Father Eusebio Francisco KinoSJ (August 10, 1645 – March 15, 1711), often referred to as Father Kino, was an Italian  Jesuitmissionarygeographerexplorercartographermathematician  and astronomer born in the Territory of the Bishopric of Trent, then part of a partially German-speaking area of the Holy Roman Empire of the German Nation. For the last 24 years of his life he worked in the region then known as the Pimería Alta, modern-day Sonora in Mexico and southern Arizona in the United States. He explored the region and worked with the indigenous Native American population, including primarily the Tohono O’OdhamSobaipuri and other Upper Piman groups. He proved that the Baja California Territory was not an island but a peninsula by leading an overland expedition there. By the time of his death he had established 24 missions and visitas (country chapels or visiting stations).

“God the Father has communicated to Mary His fruitfulness, as far as a mere creature was capable of it, in order that He might give her the power to produce His Son, and all the members of His mystical body.”

1712Johann Sebastian Bach Fantasia in G major, BWV 572

  • November 24, 1713- St.  Junípero Serra, Spanish Christian missionary (d. 1784) is born.
  • Sept. 8, 1713 – Unigenitus, was a bull issued by Pope Clement XI   condemning the doctrines of Jansenism, a dissident religious movement within France. The publication of the bull began a doctrinal controversy in France that lasted throughout much of the 18th century and that merged with the French church’s fight for autonomy, called Gallicanism, and with the opposition of the Parlements (supreme courts) to the crown.
  • February 28, 1714 –  Russia’s Tsar Peter the Great issues a decree requiring compulsory education in mathematics for children of government officials and nobility, applying to children between the ages of 10 and 15 years old. 
  • April 12, 1714 – Italian Jesuit missionary Niccolò Gianpriamo is dispatched from Portugal on an evangelical trip to Asia starting with the Portuguese Indian colony of Goa, where he arrives after five months.

Rachel Ruysch – Bouquet of Flowers 1715 (Alte Pinakothek, Munich)

60 years before the Revolution

  •  May 3, 1715 – A total solar eclipse is seen across southern England, Sweden and Finland (the last total eclipse visible in London for almost 900 years). English astronomer Edmond Halley (who is using the old style Julian calendar date of April 22) records the first observation noted of the phenomenon of “Baily’s beads“, in which higher elevations on the moon can be observed obscuring portions of the light moments before and after totality.
  • September 1, 1715 – Louis XV  (February 15, 1710 –  May 10, 1774)at the age of five becomes the  King of France  until his death in 1774. His reign of almost 59 years (from 1715 to 1774) was the second longest in the history of France, exceeded only by his predecessor, Louis XIV, who had ruled for 72 years (from 1643 to 1715).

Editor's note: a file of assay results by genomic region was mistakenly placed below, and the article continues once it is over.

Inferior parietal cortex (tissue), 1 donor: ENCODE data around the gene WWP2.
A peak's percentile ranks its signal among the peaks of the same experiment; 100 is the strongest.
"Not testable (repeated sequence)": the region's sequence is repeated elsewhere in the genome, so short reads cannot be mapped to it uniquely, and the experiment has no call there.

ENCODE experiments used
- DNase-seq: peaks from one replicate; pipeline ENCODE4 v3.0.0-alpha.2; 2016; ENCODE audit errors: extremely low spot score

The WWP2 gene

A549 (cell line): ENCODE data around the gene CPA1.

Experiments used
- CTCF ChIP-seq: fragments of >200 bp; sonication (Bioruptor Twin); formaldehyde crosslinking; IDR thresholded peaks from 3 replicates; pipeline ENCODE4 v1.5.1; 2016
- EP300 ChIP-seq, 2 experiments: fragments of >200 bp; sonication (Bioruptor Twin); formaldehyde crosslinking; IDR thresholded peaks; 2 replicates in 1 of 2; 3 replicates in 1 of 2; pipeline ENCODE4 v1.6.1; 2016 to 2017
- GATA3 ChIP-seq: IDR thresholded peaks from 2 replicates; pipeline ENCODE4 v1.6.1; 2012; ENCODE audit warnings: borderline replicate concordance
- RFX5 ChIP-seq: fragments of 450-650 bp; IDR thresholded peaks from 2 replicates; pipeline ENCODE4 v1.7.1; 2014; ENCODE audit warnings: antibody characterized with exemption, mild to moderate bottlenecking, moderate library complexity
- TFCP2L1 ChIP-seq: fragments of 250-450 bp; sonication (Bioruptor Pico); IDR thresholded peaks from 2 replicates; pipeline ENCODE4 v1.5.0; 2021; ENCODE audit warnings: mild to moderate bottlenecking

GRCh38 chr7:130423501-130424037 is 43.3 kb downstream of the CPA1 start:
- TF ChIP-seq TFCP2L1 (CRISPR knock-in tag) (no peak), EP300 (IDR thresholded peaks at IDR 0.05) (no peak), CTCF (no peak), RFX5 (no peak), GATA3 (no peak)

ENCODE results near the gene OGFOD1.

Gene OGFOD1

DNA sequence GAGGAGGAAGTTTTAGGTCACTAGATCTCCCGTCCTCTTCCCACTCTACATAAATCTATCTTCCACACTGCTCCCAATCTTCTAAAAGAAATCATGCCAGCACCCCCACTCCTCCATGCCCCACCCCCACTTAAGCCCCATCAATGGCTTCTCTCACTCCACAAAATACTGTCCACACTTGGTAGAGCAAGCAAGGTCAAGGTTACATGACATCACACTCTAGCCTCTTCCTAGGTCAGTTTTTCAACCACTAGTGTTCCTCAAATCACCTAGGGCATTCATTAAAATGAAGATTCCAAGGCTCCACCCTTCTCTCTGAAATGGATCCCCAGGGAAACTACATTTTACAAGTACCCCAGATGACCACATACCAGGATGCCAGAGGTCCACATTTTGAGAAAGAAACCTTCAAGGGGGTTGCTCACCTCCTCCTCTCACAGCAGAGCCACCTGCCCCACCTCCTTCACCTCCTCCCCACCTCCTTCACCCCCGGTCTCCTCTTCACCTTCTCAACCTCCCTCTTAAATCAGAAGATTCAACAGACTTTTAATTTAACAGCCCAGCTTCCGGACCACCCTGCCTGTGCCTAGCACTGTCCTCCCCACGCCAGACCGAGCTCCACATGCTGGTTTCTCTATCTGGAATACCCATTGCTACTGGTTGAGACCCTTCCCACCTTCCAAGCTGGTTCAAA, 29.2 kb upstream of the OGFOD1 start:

King of the Wind is a novel by Marguerite Henry that won the Newbery Medal for excellence in American children’s literature in 1949. It was made into a film of the same name in 1990. It features King Louis XV as a Character.

56 years before the Revolution

  • April 25 1719: Robinson Crusoe by Daniel Defoe is first published.


  • February 23, 1720 – Mission San José y San Miguel de Aguayo is founded by Spanish (American) Franciscan missionary Ven Antonio Margil de Jesus  (August 18, 1657 –  August 6, 1726) in Texas.



  • May 29 1724 – Cardinal Vincenzo Orsini, the Archbishop of Benevento, accepts the papacy, two days after being unanimously selected by the cardinals at the papal conclave in Rome. He becomes the 245th pontiff as (Servant of God ) Pope Benedict XIII succeeding Pope Innocent XIII who died March 7 at the age of 68 after less than three years as the Roman Catholic pontiff.

Sebastiano Ricci – Apotheosis of Saint Sebastian (1725 approximate date)

  • 1725 – Giambattista Vico’s intellectual magnum opus is the book Scienza Nuova or New Science (1725), which attempts a systematic organization of the humanities as a single science that recorded and explained the historical cycles by which societies rise and fall. He is recognised as one of the first Counter-Enlightenment figures in history.
  • August 6, 1726Venerable Antonio Margil, OFM (August 18, 1657 –  August 6, 1726) dies” Fray Antonio Margil de Jesus walked all over Central and North America, from as far south as Guatemala, and north into present-day Texas and Louisiana. He led academies and founded missions. He was a tireless missionary, was responsible for miraculous occurrences, and was known as the “Friar of the Winged Feet” because of his ability to get from one place to another more quickly than he should have been able.” American Catholic History
  • September 24, 1726 – Permission to celebrate the feast of Our Lady of Mount Carmel, celebrated on July 17, is extended by Pope Benedict XIII to the entire Roman Catholic Church.